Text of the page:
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  3. Howard on May 11, 2013 at 9:28 AM

    Very well done! What a wonderfully descriptive, nuanced and informative journey!

    I’d like to hear more about how you see this. You seem to be saying common language is being confounded both within CoC and between CoC and LDS, is this correct? Are you lamenting the progressive direction? Seeing it as fragmenting?

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  4. FireTag on May 11, 2013 at 11:45 AM

    Hedgehog: #2

    And in America, a trunk is what we call the real storage area of an automobile — never a boot, and never a chest (although a chest is a synonym for trunk in the household storage application). I’ve never heard of the term tuck-box. We’re dividing faster than I thought. :D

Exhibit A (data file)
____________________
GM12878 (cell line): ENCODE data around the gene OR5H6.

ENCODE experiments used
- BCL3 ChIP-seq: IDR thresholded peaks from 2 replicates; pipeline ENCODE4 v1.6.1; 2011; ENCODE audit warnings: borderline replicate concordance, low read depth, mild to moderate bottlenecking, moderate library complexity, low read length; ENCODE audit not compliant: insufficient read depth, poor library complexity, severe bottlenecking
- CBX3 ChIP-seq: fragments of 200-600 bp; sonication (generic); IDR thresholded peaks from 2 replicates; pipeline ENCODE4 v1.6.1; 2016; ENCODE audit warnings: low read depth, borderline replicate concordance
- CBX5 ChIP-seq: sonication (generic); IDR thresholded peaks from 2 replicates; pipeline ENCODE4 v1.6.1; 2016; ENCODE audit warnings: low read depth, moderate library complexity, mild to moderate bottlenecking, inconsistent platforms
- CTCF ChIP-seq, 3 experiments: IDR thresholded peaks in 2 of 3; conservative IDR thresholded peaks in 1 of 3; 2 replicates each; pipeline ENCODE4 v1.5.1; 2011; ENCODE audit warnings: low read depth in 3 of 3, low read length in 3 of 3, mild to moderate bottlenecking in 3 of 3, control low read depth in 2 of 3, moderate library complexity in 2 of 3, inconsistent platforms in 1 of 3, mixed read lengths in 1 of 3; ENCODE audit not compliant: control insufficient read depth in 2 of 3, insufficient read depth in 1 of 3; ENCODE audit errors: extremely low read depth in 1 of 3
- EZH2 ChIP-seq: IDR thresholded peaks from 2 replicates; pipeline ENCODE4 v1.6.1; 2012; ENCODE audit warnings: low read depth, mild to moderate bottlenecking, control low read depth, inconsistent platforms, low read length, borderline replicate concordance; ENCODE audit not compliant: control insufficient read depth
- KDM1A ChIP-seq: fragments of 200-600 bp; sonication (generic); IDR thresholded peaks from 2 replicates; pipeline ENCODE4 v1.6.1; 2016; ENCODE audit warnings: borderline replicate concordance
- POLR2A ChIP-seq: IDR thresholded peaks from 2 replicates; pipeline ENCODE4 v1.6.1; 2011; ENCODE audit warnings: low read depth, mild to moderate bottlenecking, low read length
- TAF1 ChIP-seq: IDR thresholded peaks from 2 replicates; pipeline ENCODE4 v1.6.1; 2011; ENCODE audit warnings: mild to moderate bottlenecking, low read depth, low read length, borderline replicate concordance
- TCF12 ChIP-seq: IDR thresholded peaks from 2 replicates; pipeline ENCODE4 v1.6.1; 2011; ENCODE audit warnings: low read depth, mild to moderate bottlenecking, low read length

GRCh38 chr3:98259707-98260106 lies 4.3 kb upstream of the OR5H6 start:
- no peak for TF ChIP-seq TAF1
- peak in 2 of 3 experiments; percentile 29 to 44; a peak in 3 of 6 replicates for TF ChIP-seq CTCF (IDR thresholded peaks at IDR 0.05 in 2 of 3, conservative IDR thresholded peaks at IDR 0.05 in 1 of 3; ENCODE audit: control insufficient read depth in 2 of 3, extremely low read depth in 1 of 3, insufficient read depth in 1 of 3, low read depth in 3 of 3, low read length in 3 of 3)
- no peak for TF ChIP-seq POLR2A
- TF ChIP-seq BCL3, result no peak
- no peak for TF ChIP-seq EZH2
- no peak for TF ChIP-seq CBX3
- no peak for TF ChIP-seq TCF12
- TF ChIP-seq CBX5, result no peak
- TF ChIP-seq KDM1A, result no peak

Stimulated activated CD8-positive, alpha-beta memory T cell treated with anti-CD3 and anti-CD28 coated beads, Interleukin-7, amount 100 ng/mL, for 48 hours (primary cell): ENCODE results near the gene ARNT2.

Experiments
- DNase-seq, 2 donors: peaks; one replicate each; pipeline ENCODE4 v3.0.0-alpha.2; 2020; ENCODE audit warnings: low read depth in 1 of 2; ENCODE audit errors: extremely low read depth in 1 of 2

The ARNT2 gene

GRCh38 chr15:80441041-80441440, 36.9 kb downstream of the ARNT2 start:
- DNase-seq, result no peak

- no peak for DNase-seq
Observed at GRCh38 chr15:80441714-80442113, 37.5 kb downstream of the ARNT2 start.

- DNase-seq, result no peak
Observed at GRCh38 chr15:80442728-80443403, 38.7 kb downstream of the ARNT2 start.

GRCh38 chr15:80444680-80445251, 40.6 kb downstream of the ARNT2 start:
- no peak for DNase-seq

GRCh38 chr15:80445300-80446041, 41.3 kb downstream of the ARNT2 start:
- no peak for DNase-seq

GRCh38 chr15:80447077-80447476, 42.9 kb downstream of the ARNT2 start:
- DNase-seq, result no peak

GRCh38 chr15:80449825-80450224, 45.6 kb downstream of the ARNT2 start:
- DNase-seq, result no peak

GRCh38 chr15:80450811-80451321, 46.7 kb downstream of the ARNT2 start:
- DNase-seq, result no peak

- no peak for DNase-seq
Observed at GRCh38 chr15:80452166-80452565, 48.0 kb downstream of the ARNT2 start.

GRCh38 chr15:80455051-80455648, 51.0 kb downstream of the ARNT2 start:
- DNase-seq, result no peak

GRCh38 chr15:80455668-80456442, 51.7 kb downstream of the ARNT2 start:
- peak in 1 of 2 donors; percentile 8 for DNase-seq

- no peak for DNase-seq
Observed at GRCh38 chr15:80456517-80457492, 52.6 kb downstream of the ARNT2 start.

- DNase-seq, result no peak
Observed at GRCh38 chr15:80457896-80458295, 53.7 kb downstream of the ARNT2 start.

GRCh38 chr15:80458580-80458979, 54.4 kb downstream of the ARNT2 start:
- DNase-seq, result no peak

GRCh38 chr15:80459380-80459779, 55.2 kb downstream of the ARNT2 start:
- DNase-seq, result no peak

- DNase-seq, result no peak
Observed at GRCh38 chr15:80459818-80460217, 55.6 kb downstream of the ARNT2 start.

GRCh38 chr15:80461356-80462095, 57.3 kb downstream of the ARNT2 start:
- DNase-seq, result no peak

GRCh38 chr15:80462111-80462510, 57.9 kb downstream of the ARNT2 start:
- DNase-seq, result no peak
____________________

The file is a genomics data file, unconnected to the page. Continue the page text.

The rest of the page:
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  5. FireTag on May 11, 2013 at 3:14 PM

    Hedgehog: #1

    My “may it be so” really relates to my desire that the various forms that descend from that Grove experience do remember that common origin (and even earlier, less discernible connections with their common Christian origin). I think we are in an era, worldwide, in which individuals are reasserting their rights to formulate their religious interaction with God for themselves — without paying too much attention to established religious institutions as necessary intermediaries. I think that both the Reformation and the Restoration were times in which social and/or technological disruption allowed the question of where the authority to covenant with God resides. Interestingly, while I was drafting my post, RealClearReligion chose to print the following essay, that explains this worldwide phenomena in some detail, and shows how it cuts across evangelical and progressive religious lines.